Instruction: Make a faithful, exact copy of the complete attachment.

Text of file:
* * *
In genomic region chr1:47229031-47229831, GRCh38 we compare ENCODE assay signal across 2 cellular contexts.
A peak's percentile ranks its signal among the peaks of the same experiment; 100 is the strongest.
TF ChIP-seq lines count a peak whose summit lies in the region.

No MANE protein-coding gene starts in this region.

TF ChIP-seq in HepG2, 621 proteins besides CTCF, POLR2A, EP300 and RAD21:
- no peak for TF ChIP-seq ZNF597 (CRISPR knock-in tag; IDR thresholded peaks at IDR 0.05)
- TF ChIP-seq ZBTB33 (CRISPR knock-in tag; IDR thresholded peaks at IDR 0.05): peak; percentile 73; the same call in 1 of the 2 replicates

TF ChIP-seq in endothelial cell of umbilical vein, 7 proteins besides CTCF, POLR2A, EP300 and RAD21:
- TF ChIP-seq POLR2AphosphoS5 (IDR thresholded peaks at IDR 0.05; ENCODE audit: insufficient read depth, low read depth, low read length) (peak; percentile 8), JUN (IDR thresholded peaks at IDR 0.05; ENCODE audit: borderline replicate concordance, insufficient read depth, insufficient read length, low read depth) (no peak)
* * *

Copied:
In genomic region chr1:47229031-47229831, GRCh38 we compare ENCODE assay signal across 2 cellular contexts.
A peak's percentile ranks its signal among the peaks of the same experiment; 100 is the strongest.
TF ChIP-seq lines count a peak whose summit lies in the region.

No MANE protein-coding gene starts in this region.

TF ChIP-seq in HepG2, 621 proteins besides CTCF, POLR2A, EP300 and RAD21:
- no peak for TF ChIP-seq ZNF597 (CRISPR knock-in tag; IDR thresholded peaks at IDR 0.05)
- TF ChIP-seq ZBTB33 (CRISPR knock-in tag; IDR thresholded peaks at IDR 0.05): peak; percentile 73; the same call in 1 of the 2 replicates

TF ChIP-seq in endothelial cell of umbilical vein, 7 proteins besides CTCF, POLR2A, EP300 and RAD21:
- TF ChIP-seq POLR2AphosphoS5 (IDR thresholded peaks at IDR 0.05; ENCODE audit: insufficient read depth, low read depth, low read length) (peak; percentile 8), JUN (IDR thresholded peaks at IDR 0.05; ENCODE audit: borderline replicate concordance, insufficient read depth, insufficient read length, low read depth) (no peak)